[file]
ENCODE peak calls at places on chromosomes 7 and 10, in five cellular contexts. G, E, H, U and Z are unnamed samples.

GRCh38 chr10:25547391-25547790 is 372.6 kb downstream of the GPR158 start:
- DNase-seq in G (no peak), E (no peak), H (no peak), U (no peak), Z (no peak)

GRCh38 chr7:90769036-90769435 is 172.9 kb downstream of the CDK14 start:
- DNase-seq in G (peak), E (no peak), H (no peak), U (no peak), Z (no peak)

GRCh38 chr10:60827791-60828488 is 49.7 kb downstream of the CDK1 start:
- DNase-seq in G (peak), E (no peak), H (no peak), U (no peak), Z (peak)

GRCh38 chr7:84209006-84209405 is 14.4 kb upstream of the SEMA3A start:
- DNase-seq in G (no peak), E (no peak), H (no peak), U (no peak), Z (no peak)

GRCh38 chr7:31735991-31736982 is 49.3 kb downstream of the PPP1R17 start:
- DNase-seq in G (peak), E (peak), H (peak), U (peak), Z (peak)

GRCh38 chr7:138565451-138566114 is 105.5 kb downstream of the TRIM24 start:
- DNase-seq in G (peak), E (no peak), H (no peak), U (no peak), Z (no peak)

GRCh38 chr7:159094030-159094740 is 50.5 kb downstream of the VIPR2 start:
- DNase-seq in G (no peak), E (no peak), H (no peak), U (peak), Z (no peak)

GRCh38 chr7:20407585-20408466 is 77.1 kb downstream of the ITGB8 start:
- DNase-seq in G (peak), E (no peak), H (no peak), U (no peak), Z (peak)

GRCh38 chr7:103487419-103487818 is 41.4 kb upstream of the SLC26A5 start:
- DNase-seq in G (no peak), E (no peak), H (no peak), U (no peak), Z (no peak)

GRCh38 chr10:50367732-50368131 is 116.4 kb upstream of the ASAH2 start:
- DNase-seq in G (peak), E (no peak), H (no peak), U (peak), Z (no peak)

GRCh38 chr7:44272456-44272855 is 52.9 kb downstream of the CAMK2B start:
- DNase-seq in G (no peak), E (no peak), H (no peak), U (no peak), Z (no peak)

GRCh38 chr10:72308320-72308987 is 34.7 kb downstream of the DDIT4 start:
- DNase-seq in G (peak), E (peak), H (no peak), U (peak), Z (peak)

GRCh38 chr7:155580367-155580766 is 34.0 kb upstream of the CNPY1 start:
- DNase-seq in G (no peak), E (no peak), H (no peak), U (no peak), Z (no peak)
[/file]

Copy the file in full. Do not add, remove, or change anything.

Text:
ENCODE peak calls at places on chromosomes 7 and 10, in five cellular contexts. G, E, H, U and Z are unnamed samples.

GRCh38 chr10:25547391-25547790 is 372.6 kb downstream of the GPR158 start:
- DNase-seq in G (no peak), E (no peak), H (no peak), U (no peak), Z (no peak)

GRCh38 chr7:90769036-90769435 is 172.9 kb downstream of the CDK14 start:
- DNase-seq in G (peak), E (no peak), H (no peak), U (no peak), Z (no peak)

GRCh38 chr10:60827791-60828488 is 49.7 kb downstream of the CDK1 start:
- DNase-seq in G (peak), E (no peak), H (no peak), U (no peak), Z (peak)

GRCh38 chr7:84209006-84209405 is 14.4 kb upstream of the SEMA3A start:
- DNase-seq in G (no peak), E (no peak), H (no peak), U (no peak), Z (no peak)

GRCh38 chr7:31735991-31736982 is 49.3 kb downstream of the PPP1R17 start:
- DNase-seq in G (peak), E (peak), H (peak), U (peak), Z (peak)

GRCh38 chr7:138565451-138566114 is 105.5 kb downstream of the TRIM24 start:
- DNase-seq in G (peak), E (no peak), H (no peak), U (no peak), Z (no peak)

GRCh38 chr7:159094030-159094740 is 50.5 kb downstream of the VIPR2 start:
- DNase-seq in G (no peak), E (no peak), H (no peak), U (peak), Z (no peak)

GRCh38 chr7:20407585-20408466 is 77.1 kb downstream of the ITGB8 start:
- DNase-seq in G (peak), E (no peak), H (no peak), U (no peak), Z (peak)

GRCh38 chr7:103487419-103487818 is 41.4 kb upstream of the SLC26A5 start:
- DNase-seq in G (no peak), E (no peak), H (no peak), U (no peak), Z (no peak)

GRCh38 chr10:50367732-50368131 is 116.4 kb upstream of the ASAH2 start:
- DNase-seq in G (peak), E (no peak), H (no peak), U (peak), Z (no peak)

GRCh38 chr7:44272456-44272855 is 52.9 kb downstream of the CAMK2B start:
- DNase-seq in G (no peak), E (no peak), H (no peak), U (no peak), Z (no peak)

GRCh38 chr10:72308320-72308987 is 34.7 kb downstream of the DDIT4 start:
- DNase-seq in G (peak), E (peak), H (no peak), U (peak), Z (peak)

GRCh38 chr7:155580367-155580766 is 34.0 kb upstream of the CNPY1 start:
- DNase-seq in G (no peak), E (no peak), H (no peak), U (no peak), Z (no peak)